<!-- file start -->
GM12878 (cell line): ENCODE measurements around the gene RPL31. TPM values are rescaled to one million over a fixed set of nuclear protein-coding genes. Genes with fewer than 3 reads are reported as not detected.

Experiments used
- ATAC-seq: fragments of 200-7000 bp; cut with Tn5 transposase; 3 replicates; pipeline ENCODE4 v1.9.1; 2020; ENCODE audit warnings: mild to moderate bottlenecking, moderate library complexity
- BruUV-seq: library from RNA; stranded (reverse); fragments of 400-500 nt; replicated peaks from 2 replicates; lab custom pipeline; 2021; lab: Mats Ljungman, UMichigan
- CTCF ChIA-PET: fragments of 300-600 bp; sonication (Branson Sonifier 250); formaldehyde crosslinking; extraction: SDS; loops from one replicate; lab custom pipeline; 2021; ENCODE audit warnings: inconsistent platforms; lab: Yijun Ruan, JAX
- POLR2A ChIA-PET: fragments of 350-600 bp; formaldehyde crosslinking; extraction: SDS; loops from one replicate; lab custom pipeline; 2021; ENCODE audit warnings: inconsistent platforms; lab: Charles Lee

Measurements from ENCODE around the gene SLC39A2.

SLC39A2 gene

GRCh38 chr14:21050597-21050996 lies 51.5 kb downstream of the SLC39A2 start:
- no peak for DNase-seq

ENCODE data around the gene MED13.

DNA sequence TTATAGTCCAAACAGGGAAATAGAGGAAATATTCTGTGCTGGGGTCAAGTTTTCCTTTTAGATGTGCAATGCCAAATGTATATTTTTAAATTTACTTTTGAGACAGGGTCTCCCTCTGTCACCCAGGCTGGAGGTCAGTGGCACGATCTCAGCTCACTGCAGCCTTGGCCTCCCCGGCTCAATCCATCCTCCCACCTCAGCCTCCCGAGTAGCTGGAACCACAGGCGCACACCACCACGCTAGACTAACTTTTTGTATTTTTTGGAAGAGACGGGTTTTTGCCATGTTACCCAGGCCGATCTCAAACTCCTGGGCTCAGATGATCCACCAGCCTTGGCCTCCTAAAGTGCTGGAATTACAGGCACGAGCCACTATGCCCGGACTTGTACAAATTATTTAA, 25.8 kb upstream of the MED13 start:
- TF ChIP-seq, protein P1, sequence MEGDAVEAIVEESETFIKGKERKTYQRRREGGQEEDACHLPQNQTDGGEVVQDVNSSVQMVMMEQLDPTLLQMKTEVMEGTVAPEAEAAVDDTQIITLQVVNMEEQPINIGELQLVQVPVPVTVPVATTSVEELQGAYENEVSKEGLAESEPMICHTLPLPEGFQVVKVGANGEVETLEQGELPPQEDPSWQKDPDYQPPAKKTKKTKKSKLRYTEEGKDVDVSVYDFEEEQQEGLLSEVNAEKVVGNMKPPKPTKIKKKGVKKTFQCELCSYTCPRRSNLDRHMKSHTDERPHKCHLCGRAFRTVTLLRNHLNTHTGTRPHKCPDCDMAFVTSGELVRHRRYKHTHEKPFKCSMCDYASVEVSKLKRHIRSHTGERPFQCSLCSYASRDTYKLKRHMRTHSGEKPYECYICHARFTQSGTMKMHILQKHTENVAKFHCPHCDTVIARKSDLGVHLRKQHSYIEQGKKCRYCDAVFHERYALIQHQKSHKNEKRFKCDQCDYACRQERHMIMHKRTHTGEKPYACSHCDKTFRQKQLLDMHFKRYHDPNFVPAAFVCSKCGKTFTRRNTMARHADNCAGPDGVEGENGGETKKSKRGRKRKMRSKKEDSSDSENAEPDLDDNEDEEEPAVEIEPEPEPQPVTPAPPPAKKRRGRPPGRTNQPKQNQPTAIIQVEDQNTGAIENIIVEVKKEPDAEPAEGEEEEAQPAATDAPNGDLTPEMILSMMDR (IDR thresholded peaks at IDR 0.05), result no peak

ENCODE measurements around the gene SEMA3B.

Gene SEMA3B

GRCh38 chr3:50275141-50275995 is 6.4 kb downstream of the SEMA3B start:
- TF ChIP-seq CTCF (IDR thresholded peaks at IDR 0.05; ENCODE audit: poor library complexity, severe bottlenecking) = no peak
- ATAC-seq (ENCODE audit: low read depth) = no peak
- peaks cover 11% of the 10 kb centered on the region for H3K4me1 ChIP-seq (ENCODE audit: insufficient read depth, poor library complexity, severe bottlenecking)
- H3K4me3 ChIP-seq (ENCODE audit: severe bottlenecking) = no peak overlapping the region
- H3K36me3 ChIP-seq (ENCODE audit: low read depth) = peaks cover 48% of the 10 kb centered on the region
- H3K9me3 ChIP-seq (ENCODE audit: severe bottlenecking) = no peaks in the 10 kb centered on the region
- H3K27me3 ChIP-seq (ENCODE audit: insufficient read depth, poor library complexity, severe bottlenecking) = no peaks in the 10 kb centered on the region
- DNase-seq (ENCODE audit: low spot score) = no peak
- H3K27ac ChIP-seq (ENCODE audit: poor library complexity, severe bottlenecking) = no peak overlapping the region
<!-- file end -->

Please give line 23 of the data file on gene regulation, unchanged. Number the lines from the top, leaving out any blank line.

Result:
- H3K27me3 ChIP-seq (ENCODE audit: insufficient read depth, poor library complexity, severe bottlenecking) = no peaks in the 10 kb centered on the region